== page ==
- Catch some rays- an idiom that comes from the surfer culture. To go outside and enjoy the sunny day. After being cooped up inside, I’m looking forward to riding my bike and catching some rays.
- Soak up the sun-to enjoy the sunshine. Children need to go outside and soak up the sun.
- Come rain or shine-no matter what, whatever happens nothing will stop you. The postman delivers the mail come rain or shine.
- Dog days of summer–from July 3 to August 11 this idiom is based on Sirius, the dog star. The ancient Romans believed that the star gave off heat and caused the sultry and unbearably hot days of the summer. You’ll also hear a reference to dog days. During the dog days of summer, we make sure to stay hydrated.
- Under the sun-this idiom references the large number of anything that exists on earth “under the sun”. What has been will be again, what has been done will be done again; there is nothing new under the sun. (Ecclesiastes 1:9)
- A place in the sun-is to have a successful or favorable position. After many years of struggling as a writer, Leon finally found his place in the sun.
- A ray of sunshine-a person or thing that brings you happiness. My grandchild is a little ray of sunshine.
- Make hay while the sun shines- to make the most of a favorable situation. This idiom is very old, dating back to Medieval times. Rain would often ruin the process of making hay. So, farmers had no choice but to make hay when the sun was shining.
- Take a shine to someone/something-to begin to like someone or something. After getting to know him, Sheila took a shine to her new boss.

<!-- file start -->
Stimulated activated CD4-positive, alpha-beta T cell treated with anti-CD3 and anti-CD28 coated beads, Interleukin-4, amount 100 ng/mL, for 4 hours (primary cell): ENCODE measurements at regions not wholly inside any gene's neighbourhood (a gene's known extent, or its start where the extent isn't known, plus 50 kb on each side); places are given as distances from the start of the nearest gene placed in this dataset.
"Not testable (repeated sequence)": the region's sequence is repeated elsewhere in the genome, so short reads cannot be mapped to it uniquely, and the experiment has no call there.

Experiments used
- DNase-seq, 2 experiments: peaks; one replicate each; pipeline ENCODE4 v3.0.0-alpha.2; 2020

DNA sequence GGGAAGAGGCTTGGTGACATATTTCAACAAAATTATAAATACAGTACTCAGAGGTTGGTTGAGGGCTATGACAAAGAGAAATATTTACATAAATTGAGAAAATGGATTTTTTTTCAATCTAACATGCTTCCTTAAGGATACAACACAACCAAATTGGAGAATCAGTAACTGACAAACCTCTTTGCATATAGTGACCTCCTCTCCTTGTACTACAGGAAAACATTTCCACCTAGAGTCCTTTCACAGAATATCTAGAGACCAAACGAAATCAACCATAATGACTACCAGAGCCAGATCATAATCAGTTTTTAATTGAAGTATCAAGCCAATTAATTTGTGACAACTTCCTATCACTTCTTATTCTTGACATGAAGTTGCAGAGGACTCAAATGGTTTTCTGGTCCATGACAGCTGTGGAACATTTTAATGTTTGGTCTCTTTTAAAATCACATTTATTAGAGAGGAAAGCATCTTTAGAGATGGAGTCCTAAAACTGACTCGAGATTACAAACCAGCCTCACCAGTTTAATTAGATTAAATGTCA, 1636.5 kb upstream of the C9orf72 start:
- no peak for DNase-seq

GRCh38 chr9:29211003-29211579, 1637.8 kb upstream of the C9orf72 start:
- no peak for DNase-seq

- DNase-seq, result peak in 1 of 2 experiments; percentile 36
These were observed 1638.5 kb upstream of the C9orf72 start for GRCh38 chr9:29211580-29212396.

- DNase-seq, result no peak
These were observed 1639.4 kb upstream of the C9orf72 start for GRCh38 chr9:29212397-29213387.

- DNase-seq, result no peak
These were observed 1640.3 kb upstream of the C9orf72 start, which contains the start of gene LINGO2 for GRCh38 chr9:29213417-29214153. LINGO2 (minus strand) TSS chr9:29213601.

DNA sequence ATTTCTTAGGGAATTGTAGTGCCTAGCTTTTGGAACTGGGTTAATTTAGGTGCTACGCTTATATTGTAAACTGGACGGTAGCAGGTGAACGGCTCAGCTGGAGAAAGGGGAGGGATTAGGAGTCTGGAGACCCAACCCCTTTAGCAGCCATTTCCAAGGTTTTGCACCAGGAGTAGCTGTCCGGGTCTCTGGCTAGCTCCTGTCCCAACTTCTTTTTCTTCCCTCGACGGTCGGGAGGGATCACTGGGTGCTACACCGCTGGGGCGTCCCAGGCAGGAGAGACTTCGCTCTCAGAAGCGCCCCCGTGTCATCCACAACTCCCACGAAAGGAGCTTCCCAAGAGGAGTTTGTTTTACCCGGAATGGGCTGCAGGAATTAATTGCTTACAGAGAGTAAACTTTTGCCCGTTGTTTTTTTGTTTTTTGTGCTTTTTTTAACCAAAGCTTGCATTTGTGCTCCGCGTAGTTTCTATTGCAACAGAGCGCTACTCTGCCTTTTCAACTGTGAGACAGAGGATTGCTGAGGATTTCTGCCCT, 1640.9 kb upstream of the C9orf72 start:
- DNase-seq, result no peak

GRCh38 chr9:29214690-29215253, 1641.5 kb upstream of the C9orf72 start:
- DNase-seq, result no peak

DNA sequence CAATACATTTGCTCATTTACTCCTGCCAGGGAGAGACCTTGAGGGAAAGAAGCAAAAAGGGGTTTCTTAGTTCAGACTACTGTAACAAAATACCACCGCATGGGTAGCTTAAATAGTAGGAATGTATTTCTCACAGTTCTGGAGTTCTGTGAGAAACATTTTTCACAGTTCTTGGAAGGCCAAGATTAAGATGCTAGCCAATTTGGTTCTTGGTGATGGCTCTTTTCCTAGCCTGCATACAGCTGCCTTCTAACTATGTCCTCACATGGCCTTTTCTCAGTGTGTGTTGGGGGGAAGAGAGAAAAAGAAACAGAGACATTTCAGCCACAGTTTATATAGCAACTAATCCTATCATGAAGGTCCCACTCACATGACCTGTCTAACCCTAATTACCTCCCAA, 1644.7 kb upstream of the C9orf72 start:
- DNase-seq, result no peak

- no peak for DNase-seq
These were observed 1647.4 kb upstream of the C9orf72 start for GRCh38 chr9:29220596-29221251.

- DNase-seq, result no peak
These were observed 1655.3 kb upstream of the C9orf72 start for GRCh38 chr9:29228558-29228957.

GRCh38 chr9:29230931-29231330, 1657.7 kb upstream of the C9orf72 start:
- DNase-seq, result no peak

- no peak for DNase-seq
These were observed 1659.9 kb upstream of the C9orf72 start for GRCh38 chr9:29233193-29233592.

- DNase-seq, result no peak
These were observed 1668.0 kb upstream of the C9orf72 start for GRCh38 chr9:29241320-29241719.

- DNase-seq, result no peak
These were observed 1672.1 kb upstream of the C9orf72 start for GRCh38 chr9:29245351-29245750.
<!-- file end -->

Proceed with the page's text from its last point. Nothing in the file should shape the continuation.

- One swallow doesn’t make a summer–means that you cannot rely on a situation that is working out. Just because it’s going well or has been good, it doesn’t mean that that streak will continue. Don’t rest on your laurels and think everything will go your way. One swallow doesn’t make a summer. One swallow does not make a summer, neither does one fine day; similarly one day or brief time of happiness does not make a person entirely happy.”
- To shine someone on–to deceive someone on. Rick told me he would pay back the loan, but he shined me on and never did.
Summer Idioms Reading Passage
I’ve worked so hard to get this promotion that I feel like I’ve finally found my place in the sun. The new boss took a shine to me and gave me this wonderful opportunity. I know, however, that one swallow doesn’t make a summer. I have to continue to work hard and show that I’m worthy of the promotion.
I have to make hay while the sun shines.I wouldn’t want my boss to think that I shined him on and am not qualified for the job. These are the dog days of summer and business is slow so I have to hustle and secure some new accounts. I’ll do everything under the sun to ensure I bring in new clients.
Once I prove myself, I’ll take a vacation. Come rain or shine, I’ll go where the sun is shining and the warm winds are blowing. Knowing that I’ll be on a plane to a tropical island where I can catch some rays and soak up the sun is the little ray of sunshine that keeps me motivated.